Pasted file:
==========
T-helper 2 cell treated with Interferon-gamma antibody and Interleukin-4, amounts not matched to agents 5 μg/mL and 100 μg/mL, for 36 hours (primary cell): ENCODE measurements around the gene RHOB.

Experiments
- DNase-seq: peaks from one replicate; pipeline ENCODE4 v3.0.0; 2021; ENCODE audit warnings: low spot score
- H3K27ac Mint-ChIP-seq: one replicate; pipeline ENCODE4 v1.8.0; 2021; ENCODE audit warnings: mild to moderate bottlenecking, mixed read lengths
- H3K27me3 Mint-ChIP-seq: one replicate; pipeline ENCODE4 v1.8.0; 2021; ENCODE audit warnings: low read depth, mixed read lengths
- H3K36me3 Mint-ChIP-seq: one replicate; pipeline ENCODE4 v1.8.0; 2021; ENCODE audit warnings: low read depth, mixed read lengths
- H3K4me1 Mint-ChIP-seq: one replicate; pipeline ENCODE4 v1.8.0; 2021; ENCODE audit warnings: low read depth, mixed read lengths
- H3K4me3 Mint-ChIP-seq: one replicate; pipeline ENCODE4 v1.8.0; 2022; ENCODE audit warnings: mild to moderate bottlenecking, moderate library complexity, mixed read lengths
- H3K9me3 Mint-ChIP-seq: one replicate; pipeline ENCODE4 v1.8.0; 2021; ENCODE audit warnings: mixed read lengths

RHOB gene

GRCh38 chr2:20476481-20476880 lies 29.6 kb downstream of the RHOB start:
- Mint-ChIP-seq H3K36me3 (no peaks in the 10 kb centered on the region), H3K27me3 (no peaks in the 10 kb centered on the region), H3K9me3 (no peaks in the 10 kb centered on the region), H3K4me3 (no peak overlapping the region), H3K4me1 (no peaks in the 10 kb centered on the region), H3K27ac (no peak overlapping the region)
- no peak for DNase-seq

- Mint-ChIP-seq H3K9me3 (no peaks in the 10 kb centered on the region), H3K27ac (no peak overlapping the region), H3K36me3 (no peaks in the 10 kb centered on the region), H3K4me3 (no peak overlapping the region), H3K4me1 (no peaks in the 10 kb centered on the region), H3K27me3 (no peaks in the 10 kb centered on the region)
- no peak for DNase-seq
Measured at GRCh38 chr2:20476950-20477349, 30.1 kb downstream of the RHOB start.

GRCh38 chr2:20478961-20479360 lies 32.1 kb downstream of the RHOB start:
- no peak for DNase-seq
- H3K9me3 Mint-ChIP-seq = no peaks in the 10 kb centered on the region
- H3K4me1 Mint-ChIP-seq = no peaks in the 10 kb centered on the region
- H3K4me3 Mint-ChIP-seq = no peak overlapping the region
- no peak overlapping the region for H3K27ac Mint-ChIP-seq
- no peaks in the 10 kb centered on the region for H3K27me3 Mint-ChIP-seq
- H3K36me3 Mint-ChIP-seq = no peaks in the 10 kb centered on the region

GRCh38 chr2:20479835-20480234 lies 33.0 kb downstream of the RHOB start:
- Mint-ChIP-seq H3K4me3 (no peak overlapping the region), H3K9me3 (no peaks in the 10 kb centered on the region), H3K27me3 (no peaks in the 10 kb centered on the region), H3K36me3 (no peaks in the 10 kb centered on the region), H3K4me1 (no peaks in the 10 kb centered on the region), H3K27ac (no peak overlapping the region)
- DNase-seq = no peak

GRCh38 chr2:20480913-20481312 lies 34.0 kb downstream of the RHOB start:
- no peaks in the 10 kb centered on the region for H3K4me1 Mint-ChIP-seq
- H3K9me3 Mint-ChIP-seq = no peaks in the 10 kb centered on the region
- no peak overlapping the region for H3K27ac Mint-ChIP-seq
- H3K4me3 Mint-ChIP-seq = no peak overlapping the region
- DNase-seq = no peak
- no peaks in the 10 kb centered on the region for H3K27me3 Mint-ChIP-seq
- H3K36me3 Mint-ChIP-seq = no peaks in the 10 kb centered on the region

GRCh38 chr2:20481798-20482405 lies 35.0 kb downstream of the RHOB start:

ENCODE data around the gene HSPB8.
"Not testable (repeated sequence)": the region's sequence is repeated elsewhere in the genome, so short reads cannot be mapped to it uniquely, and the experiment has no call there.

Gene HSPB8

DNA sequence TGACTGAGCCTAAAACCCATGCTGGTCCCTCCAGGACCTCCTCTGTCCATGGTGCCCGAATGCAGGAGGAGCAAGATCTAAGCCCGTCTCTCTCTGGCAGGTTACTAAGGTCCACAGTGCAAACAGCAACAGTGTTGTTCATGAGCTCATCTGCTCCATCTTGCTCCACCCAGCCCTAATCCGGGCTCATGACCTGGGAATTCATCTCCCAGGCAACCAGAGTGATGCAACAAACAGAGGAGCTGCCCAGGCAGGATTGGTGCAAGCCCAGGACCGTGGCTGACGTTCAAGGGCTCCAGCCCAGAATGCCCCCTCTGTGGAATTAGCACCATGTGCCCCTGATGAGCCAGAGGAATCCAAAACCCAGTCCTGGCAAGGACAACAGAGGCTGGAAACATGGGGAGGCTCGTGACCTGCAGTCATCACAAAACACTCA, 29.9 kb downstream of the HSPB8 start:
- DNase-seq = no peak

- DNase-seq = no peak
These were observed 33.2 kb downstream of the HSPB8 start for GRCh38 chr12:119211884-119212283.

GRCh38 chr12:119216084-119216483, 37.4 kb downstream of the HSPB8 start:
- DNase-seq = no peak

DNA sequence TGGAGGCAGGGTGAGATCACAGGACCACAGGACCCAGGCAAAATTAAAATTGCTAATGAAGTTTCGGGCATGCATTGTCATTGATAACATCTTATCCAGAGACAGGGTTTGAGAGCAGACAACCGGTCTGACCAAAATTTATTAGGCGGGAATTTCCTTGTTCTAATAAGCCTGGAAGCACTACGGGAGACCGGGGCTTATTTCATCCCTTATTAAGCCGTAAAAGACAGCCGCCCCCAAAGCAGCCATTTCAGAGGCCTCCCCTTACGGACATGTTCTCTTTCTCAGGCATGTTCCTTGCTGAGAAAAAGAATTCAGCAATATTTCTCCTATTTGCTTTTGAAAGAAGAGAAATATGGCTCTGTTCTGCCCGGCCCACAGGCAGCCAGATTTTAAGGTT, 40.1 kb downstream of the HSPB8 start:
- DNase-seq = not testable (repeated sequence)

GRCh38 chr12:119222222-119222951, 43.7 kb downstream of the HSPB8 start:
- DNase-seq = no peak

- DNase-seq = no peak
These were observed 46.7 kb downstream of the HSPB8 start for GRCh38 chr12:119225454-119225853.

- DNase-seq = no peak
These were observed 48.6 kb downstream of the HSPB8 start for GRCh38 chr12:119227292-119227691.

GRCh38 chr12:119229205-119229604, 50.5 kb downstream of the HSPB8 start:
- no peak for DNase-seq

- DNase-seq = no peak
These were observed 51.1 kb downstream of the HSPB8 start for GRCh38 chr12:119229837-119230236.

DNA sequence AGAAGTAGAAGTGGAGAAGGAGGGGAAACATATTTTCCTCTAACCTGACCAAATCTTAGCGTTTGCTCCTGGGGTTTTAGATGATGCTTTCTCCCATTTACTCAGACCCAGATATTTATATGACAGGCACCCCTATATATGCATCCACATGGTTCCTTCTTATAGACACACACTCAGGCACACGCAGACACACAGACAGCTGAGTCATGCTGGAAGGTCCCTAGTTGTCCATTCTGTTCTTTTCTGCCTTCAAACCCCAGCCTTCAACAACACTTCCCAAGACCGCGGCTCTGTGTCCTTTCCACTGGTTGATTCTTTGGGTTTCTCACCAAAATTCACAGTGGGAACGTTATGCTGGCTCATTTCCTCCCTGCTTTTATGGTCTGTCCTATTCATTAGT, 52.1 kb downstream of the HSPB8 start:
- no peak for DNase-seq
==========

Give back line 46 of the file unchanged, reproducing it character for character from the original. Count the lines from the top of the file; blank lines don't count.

DNA sequence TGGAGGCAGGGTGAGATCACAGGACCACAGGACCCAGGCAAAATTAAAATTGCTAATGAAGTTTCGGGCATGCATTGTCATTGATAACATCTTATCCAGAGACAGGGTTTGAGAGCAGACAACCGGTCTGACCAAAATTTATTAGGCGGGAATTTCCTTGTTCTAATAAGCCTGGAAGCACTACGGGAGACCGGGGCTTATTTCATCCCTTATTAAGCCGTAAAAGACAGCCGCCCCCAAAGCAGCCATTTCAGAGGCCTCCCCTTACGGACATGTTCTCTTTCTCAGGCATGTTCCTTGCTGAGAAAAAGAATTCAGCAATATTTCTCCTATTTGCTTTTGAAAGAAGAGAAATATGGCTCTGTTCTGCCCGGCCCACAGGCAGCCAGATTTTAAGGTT, 40.1 kb downstream of the HSPB8 start: